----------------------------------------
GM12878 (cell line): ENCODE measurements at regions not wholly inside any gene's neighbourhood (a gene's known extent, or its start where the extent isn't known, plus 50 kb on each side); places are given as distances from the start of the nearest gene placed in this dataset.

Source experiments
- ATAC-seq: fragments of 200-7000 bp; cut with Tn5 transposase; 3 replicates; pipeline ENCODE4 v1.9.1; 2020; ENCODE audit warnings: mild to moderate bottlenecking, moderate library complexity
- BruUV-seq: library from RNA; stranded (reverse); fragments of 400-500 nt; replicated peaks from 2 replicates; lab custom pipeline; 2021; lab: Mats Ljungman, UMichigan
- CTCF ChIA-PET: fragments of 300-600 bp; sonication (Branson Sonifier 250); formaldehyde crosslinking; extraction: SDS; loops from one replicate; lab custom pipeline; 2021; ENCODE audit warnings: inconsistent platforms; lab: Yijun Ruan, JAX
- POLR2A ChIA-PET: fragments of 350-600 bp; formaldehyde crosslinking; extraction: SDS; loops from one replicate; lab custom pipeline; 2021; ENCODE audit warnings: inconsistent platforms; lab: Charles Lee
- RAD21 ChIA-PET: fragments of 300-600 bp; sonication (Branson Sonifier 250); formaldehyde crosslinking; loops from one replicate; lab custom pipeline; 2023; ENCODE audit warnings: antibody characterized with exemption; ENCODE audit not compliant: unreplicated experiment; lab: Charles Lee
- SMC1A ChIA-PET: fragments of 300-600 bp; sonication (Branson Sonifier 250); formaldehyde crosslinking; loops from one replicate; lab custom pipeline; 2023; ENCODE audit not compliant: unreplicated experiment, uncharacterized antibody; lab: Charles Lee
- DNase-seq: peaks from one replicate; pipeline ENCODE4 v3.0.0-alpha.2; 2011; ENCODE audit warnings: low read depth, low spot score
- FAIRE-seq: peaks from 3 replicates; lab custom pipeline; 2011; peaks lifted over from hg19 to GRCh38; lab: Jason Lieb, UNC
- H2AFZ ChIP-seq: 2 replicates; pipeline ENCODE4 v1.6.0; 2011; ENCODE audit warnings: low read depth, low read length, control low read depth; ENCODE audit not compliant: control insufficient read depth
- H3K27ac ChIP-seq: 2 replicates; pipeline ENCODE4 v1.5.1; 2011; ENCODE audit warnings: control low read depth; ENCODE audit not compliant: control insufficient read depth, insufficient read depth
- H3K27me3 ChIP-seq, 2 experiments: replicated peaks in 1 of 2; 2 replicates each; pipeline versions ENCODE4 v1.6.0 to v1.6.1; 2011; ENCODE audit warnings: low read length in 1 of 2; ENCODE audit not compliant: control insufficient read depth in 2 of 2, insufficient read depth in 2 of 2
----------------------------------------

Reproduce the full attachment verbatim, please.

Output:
GM12878 (cell line): ENCODE measurements at regions not wholly inside any gene's neighbourhood (a gene's known extent, or its start where the extent isn't known, plus 50 kb on each side); places are given as distances from the start of the nearest gene placed in this dataset.

Source experiments
- ATAC-seq: fragments of 200-7000 bp; cut with Tn5 transposase; 3 replicates; pipeline ENCODE4 v1.9.1; 2020; ENCODE audit warnings: mild to moderate bottlenecking, moderate library complexity
- BruUV-seq: library from RNA; stranded (reverse); fragments of 400-500 nt; replicated peaks from 2 replicates; lab custom pipeline; 2021; lab: Mats Ljungman, UMichigan
- CTCF ChIA-PET: fragments of 300-600 bp; sonication (Branson Sonifier 250); formaldehyde crosslinking; extraction: SDS; loops from one replicate; lab custom pipeline; 2021; ENCODE audit warnings: inconsistent platforms; lab: Yijun Ruan, JAX
- POLR2A ChIA-PET: fragments of 350-600 bp; formaldehyde crosslinking; extraction: SDS; loops from one replicate; lab custom pipeline; 2021; ENCODE audit warnings: inconsistent platforms; lab: Charles Lee
- RAD21 ChIA-PET: fragments of 300-600 bp; sonication (Branson Sonifier 250); formaldehyde crosslinking; loops from one replicate; lab custom pipeline; 2023; ENCODE audit warnings: antibody characterized with exemption; ENCODE audit not compliant: unreplicated experiment; lab: Charles Lee
- SMC1A ChIA-PET: fragments of 300-600 bp; sonication (Branson Sonifier 250); formaldehyde crosslinking; loops from one replicate; lab custom pipeline; 2023; ENCODE audit not compliant: unreplicated experiment, uncharacterized antibody; lab: Charles Lee
- DNase-seq: peaks from one replicate; pipeline ENCODE4 v3.0.0-alpha.2; 2011; ENCODE audit warnings: low read depth, low spot score
- FAIRE-seq: peaks from 3 replicates; lab custom pipeline; 2011; peaks lifted over from hg19 to GRCh38; lab: Jason Lieb, UNC
- H2AFZ ChIP-seq: 2 replicates; pipeline ENCODE4 v1.6.0; 2011; ENCODE audit warnings: low read depth, low read length, control low read depth; ENCODE audit not compliant: control insufficient read depth
- H3K27ac ChIP-seq: 2 replicates; pipeline ENCODE4 v1.5.1; 2011; ENCODE audit warnings: control low read depth; ENCODE audit not compliant: control insufficient read depth, insufficient read depth
- H3K27me3 ChIP-seq, 2 experiments: replicated peaks in 1 of 2; 2 replicates each; pipeline versions ENCODE4 v1.6.0 to v1.6.1; 2011; ENCODE audit warnings: low read length in 1 of 2; ENCODE audit not compliant: control insufficient read depth in 2 of 2, insufficient read depth in 2 of 2